On the evening of April 7, both Channel One news and Segodnya, the NTV news program, reported, citing Interfax, that Dudayev fighters in Samashki shot the village elders, who had called on the rebels to leave the village and who wanted to allow Russian troops to pass through. Interfax in turn cited “well-informed sources in the Russian military in Mozdok”. NTV also reported that “according to Interfax sources, surviving elders requested the federal forces leadership to help them evacuate civilians from the Samashki area”. [...]

Interviews with a number of refugees from Samashki, including members of the village elders, led OM monitors to conclude that reports about the shooting of the village elders were false. Indeed, according to reports by village elders and the Samashki village mullah, on April 7, when a group of elders, together with the mullah (eight people in all), returned to the village after negotiations with the Russian command, the two cars they were riding in were shot at by small arms fire. While there were bullet holes in the cars, fortunately no one was injured, with the exception of elder Ajalil Salikhov, whose finger was slightly wounded. The shots were fired from Russian troop positions.

According to L. Abdulkhajiev, head of the village administration, and his deputy, M. Borshigov, both had seen firing from Russian positions located in the Sunzha hills on the cars transporting the elders to Samashki from the checkpoint.

When M. Borshigov returned to the checkpoint the next day he asked the general who was there (who did not give his name), “What did you shoot at the elders for? The answer he received was, “what do you expect? There’s a war going on!”

On April 11, Samashki village leaders signed a statement in Sernovodsk denying the false reports about having been shot by rebel fighters. The elders’ side of the story and their statement were presented at a Memorial Human Rights Center press conference on April 13 on the events in Samashki. After this, there were no further statements or comments by leaders of Russian forces concerning the alleged shooting of village elders.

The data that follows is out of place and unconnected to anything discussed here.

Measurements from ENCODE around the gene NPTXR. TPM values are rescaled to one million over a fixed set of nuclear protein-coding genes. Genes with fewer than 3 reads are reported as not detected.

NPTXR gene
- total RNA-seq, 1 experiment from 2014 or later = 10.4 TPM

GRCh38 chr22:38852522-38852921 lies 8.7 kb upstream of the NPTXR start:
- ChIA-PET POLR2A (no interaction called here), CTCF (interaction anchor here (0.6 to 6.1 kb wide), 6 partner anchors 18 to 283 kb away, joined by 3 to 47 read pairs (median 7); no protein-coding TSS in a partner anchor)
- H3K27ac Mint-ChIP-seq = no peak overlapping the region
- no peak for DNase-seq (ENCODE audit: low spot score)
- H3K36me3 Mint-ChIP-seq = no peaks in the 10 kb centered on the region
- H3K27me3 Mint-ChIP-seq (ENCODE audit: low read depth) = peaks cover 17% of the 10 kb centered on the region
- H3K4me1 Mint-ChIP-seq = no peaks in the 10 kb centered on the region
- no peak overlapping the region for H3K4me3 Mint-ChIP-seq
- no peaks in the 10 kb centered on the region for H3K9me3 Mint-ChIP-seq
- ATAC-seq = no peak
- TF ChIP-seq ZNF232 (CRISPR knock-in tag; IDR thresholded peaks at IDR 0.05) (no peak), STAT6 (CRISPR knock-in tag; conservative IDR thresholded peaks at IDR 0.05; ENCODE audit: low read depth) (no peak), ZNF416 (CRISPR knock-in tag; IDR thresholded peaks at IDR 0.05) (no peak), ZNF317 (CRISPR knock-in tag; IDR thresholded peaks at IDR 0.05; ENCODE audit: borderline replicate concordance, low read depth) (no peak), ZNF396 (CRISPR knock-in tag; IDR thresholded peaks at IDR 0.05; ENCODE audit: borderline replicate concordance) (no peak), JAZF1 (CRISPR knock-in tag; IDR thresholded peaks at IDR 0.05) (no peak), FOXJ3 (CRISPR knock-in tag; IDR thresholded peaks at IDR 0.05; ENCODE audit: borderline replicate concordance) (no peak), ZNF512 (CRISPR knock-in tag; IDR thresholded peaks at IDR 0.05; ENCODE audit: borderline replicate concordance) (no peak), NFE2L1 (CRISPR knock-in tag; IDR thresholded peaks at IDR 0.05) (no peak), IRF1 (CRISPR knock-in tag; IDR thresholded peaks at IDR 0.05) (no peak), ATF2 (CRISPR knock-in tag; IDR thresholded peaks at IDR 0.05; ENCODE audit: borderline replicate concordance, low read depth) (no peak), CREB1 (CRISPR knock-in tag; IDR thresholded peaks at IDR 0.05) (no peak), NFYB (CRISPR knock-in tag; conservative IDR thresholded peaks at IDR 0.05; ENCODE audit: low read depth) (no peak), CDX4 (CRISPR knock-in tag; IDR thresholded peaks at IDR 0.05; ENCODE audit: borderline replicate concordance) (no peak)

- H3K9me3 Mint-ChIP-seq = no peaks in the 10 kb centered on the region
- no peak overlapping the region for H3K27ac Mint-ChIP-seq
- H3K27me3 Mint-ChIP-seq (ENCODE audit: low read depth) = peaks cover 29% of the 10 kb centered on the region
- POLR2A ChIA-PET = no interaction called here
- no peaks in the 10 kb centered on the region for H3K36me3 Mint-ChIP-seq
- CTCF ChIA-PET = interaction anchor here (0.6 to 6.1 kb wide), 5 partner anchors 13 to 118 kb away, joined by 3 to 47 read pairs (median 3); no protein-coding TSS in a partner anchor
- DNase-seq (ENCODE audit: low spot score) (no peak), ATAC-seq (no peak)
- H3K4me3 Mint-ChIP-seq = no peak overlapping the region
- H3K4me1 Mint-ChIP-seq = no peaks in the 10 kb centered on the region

During the parliamentary commission hearings on May 29, it was acknowledge that such reports were untrue. However the commission did not find it necessary to investigate how these reports began and were circulated, despite a request by Sergei Kovalev to this effect. Hence, the command of federal troops in Chechnya quite clearly and intentionally lied. Why was this done?

The authors of this report lack the information necessary to judge whether the shooting at the vehicle transporting the village elders was an accident or an intentional provocation. However, there can be no doubt that disinformation about how Dudayev fighters shot the elders was spread intentionally in order to justify to the public those actions taken by MVD divisions at that time in the village. [...]

Part 8 to 15

8. The “mop-up” operation

The “mop-up” operation in Samashki was part of a pattern federal forces used more widely in Chechnya. It was during the mop-up operation that the majority of villagers were killed and homes destroyed. [...]

In the remaining parts of the village, soldiers also went into homes again in the evening and late at night on April 7 and checked for rebel fighters. According to witnesses, however, the main part of the “mop-up” in Samashki began between 8:00 and 10:00 a.m. on April 8. [...]

For the most part, soldiers ran house-to-house checks at night. Once they were assured that there were no fighters in a given home, soldiers did not harm civilians. However by that time some people had already been detained and some civilians had been murdered. [...]

Abdurakhman Chindigaev, forty-three years of age (a resident of 46 Ulitsa Sharipova) and Salavdi Umanov, an elderly man (a resident of 41 Ulitsa Sharipova), both reported that they spent the evening of April 7 at 45 Ulitsa Sharipova. Also with them were seventy-one-year-old Musaid Isaev, and forty- seven-year-old Nasruddin Bazuev. They chose to stay there because the house had strong concrete walls and a drop-ceiling, and was thus capable of withstanding artillery fire. As federal troops approached their area, all four men hid in the pantry on the first floor of the house. When soldiers entered the courtyard, they threw a grenade into a space that adjoined the pantry. Mr. Umakhanov described the events that followed.